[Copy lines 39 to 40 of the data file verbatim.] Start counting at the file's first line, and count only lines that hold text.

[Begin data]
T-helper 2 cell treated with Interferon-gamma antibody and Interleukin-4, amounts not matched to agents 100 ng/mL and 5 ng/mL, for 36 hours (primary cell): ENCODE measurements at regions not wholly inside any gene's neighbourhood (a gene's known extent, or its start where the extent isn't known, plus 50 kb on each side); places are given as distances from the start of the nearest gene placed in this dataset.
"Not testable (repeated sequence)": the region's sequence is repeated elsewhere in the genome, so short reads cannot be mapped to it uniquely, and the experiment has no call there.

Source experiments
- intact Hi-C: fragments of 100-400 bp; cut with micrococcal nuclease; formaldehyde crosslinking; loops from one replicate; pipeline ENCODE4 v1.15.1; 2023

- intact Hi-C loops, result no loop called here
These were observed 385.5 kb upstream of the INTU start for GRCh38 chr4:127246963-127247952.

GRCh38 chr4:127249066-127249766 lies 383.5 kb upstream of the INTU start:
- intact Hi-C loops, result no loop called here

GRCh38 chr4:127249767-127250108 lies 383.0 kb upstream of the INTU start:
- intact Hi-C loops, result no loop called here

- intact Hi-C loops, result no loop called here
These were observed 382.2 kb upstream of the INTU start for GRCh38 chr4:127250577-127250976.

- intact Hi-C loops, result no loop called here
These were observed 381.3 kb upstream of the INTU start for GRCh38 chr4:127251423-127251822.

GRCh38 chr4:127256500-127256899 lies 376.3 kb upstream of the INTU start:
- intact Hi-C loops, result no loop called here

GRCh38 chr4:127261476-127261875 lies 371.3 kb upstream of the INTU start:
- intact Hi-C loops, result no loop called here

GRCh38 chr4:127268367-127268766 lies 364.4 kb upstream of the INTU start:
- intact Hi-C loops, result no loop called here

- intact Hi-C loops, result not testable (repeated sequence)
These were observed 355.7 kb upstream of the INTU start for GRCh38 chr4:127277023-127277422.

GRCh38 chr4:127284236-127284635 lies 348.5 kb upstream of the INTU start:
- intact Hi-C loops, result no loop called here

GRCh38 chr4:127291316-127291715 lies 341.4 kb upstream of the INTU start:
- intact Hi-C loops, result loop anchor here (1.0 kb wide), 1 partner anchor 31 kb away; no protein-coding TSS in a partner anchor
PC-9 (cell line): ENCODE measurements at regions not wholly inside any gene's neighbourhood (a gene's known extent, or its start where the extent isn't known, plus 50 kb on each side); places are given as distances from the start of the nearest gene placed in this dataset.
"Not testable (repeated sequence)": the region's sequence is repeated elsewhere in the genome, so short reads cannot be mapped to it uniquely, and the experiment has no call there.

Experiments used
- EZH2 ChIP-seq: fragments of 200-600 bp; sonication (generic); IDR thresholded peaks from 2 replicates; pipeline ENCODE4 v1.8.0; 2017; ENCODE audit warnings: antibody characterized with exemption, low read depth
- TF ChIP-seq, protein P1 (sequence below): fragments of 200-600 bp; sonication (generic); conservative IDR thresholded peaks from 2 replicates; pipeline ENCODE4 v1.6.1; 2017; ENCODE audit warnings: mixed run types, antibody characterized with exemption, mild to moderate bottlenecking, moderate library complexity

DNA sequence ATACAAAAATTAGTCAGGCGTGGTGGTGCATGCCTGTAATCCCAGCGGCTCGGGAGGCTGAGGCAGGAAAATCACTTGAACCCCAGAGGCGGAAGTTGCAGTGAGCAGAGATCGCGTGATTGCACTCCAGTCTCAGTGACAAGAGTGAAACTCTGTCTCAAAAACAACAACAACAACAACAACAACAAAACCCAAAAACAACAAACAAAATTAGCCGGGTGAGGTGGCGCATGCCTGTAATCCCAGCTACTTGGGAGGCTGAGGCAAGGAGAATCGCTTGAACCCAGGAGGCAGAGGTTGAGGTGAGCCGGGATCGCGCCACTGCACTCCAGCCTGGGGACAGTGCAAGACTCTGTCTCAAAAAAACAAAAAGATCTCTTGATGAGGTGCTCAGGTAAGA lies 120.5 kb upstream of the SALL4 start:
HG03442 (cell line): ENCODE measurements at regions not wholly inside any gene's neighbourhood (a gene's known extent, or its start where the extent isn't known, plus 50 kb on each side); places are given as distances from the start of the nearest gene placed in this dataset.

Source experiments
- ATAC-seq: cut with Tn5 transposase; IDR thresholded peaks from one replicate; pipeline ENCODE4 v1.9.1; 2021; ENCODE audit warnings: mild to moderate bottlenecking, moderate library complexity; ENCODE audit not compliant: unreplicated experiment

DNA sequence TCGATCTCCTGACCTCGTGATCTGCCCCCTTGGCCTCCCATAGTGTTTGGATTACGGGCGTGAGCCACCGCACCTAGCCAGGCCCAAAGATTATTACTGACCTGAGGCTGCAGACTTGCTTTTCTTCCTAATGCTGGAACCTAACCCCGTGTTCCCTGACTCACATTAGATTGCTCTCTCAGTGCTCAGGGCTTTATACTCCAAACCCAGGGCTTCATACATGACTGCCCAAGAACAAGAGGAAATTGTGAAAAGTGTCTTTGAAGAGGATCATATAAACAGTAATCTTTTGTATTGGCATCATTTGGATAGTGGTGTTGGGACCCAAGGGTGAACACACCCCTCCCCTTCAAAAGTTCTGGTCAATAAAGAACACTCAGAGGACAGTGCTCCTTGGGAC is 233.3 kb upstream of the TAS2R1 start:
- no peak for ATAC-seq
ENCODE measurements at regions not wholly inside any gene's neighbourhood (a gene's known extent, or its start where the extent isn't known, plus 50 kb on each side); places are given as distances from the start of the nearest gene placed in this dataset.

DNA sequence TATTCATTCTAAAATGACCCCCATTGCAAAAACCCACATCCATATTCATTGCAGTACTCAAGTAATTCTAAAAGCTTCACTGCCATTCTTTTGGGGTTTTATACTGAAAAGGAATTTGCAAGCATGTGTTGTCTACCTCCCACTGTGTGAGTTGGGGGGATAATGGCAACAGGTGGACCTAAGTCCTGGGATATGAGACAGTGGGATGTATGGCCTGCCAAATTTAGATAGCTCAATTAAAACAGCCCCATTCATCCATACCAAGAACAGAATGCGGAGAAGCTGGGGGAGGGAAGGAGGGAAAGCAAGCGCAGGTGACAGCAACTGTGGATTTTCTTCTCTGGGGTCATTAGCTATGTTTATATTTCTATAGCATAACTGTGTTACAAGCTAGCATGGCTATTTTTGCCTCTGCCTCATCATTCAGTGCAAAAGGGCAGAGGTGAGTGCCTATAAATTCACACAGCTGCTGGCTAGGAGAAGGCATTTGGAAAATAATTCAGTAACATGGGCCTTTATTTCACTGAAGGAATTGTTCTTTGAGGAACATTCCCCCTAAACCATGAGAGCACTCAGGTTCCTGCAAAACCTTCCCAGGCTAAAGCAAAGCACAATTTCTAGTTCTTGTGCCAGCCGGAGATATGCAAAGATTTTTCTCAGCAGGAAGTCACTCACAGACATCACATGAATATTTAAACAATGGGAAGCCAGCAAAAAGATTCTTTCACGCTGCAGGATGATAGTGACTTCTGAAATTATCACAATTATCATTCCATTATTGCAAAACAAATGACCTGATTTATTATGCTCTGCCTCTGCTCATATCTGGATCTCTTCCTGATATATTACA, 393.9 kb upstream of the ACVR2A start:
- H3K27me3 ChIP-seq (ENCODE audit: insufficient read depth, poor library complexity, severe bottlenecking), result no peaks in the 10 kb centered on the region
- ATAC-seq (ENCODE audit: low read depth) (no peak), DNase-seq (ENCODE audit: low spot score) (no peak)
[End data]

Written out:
DNA sequence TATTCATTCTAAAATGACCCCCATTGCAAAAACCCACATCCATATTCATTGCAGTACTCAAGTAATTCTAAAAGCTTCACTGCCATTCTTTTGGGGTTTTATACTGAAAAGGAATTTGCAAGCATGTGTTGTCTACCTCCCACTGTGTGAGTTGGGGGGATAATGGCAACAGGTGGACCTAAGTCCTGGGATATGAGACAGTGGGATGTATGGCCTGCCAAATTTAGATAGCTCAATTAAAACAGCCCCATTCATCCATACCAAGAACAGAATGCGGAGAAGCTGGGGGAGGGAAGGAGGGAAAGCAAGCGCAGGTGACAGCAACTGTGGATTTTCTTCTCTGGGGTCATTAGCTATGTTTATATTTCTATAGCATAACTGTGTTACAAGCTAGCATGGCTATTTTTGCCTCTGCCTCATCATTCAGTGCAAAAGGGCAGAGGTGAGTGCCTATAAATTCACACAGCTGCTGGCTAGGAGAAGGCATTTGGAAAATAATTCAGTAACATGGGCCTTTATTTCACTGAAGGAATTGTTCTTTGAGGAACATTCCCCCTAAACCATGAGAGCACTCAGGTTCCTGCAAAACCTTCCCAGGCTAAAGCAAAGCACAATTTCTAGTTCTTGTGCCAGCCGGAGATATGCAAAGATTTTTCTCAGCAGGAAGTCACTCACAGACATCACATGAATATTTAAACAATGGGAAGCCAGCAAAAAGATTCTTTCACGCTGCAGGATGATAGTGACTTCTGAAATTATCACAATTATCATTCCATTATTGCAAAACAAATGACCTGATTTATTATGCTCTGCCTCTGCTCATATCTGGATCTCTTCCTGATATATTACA, 393.9 kb upstream of the ACVR2A start:
- H3K27me3 ChIP-seq (ENCODE audit: insufficient read depth, poor library complexity, severe bottlenecking), result no peaks in the 10 kb centered on the region